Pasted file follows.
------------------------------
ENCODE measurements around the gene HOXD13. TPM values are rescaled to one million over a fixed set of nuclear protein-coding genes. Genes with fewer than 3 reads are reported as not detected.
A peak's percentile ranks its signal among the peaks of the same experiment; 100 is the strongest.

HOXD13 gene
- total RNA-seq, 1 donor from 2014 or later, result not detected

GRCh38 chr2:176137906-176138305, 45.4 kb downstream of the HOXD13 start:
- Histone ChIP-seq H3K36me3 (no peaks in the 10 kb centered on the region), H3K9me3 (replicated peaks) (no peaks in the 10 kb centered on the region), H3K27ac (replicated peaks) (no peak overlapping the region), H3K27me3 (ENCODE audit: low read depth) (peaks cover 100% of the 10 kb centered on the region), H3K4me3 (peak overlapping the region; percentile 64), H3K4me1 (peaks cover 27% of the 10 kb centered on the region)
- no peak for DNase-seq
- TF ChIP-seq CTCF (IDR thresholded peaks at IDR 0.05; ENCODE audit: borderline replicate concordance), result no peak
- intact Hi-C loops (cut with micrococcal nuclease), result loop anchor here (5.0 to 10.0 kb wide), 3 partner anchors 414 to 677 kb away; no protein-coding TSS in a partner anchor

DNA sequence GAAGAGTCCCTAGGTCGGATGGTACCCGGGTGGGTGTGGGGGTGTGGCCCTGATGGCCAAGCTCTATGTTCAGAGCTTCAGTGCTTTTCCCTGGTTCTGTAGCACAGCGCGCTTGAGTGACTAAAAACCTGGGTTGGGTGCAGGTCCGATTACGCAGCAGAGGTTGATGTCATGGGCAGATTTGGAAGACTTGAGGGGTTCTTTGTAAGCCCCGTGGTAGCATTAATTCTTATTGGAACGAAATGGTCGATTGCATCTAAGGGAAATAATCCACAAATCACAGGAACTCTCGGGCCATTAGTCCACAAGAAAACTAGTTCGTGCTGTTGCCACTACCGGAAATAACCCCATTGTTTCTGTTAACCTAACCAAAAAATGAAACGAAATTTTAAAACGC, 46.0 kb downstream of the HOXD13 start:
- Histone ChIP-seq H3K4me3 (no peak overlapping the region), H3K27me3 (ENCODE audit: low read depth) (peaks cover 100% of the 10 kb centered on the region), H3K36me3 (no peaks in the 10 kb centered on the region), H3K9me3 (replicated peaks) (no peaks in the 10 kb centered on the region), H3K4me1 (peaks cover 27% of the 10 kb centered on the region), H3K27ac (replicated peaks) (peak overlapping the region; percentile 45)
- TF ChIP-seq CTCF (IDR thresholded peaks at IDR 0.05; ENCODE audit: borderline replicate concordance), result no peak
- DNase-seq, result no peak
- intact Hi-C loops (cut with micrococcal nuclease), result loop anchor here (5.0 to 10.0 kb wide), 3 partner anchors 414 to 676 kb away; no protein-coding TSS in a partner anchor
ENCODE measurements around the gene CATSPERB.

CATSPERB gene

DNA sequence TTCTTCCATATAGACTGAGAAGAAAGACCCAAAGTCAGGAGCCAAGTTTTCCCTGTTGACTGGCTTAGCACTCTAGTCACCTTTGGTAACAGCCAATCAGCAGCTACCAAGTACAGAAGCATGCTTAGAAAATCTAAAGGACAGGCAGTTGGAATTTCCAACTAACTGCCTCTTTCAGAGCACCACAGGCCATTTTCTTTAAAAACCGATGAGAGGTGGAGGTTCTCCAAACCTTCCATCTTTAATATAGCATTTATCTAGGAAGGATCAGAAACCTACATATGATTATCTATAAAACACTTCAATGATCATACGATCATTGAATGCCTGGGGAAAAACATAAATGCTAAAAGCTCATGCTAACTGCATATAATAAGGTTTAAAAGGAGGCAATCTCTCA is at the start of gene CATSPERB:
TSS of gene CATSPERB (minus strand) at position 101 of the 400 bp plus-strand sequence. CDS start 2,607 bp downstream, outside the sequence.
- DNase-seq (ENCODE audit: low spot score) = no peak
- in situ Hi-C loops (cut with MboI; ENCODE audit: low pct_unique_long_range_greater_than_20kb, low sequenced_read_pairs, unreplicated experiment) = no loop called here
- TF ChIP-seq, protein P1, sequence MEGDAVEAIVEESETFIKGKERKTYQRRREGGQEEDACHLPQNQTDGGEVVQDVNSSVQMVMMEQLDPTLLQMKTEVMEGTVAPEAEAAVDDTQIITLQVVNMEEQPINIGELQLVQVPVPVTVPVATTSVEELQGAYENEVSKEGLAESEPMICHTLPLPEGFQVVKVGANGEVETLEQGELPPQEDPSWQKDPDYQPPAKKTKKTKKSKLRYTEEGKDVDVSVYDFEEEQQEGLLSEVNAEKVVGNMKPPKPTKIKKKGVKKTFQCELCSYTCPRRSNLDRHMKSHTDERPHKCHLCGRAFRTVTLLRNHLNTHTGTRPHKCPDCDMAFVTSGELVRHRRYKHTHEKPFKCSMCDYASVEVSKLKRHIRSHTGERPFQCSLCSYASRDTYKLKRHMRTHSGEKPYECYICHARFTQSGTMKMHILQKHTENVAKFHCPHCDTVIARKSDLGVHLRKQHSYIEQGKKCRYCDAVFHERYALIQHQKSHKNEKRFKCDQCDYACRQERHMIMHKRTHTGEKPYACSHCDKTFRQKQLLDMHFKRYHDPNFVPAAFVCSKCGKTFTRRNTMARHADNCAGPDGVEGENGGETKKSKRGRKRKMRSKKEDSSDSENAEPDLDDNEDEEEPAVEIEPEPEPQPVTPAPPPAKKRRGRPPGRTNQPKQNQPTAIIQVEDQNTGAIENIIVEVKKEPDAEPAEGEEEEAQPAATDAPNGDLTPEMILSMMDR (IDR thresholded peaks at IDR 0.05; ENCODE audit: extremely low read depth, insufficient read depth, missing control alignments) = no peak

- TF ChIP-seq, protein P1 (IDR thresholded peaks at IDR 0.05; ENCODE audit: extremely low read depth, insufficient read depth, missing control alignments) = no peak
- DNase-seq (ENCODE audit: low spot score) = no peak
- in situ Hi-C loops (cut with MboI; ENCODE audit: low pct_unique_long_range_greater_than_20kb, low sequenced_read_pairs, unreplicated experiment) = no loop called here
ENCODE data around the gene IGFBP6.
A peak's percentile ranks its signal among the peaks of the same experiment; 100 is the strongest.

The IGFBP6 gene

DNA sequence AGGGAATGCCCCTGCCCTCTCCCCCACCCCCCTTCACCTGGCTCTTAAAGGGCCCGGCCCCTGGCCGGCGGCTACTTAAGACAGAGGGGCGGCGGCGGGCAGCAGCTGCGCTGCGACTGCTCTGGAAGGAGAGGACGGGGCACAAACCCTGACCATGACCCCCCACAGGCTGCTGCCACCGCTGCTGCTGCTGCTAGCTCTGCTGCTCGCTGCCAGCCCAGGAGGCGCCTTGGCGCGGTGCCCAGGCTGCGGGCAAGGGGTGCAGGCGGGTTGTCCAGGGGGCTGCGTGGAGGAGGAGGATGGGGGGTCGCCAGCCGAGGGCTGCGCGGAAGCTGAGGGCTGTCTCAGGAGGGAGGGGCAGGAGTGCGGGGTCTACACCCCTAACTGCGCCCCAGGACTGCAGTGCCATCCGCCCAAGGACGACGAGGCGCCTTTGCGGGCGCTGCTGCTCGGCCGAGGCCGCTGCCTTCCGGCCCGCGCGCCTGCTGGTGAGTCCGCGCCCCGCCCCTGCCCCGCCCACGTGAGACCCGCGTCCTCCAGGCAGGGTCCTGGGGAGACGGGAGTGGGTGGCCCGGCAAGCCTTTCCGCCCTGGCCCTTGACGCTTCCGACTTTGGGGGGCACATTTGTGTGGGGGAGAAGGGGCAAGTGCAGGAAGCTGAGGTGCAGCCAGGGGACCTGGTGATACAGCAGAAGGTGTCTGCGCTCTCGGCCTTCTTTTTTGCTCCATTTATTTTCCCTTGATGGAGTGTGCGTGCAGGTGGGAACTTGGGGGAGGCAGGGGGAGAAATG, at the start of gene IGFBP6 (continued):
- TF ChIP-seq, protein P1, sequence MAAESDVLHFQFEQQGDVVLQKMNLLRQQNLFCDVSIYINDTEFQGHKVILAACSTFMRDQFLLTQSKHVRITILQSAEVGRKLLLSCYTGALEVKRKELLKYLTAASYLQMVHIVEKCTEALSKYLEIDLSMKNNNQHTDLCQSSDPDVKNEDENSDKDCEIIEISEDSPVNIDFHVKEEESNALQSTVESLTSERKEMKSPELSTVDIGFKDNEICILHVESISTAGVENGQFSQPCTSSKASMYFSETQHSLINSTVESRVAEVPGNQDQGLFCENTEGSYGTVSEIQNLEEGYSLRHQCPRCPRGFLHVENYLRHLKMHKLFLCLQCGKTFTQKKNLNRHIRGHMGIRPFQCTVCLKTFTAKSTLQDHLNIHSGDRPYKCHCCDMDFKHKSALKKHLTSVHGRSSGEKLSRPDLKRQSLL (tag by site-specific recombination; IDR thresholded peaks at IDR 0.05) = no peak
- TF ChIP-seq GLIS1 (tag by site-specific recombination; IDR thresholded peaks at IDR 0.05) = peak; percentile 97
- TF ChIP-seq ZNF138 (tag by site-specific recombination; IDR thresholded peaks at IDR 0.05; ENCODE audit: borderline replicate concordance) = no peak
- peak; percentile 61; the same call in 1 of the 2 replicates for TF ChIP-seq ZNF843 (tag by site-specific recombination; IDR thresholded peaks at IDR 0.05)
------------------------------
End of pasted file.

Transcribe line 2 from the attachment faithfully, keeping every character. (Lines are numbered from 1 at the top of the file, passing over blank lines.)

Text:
A peak's percentile ranks its signal among the peaks of the same experiment; 100 is the strongest.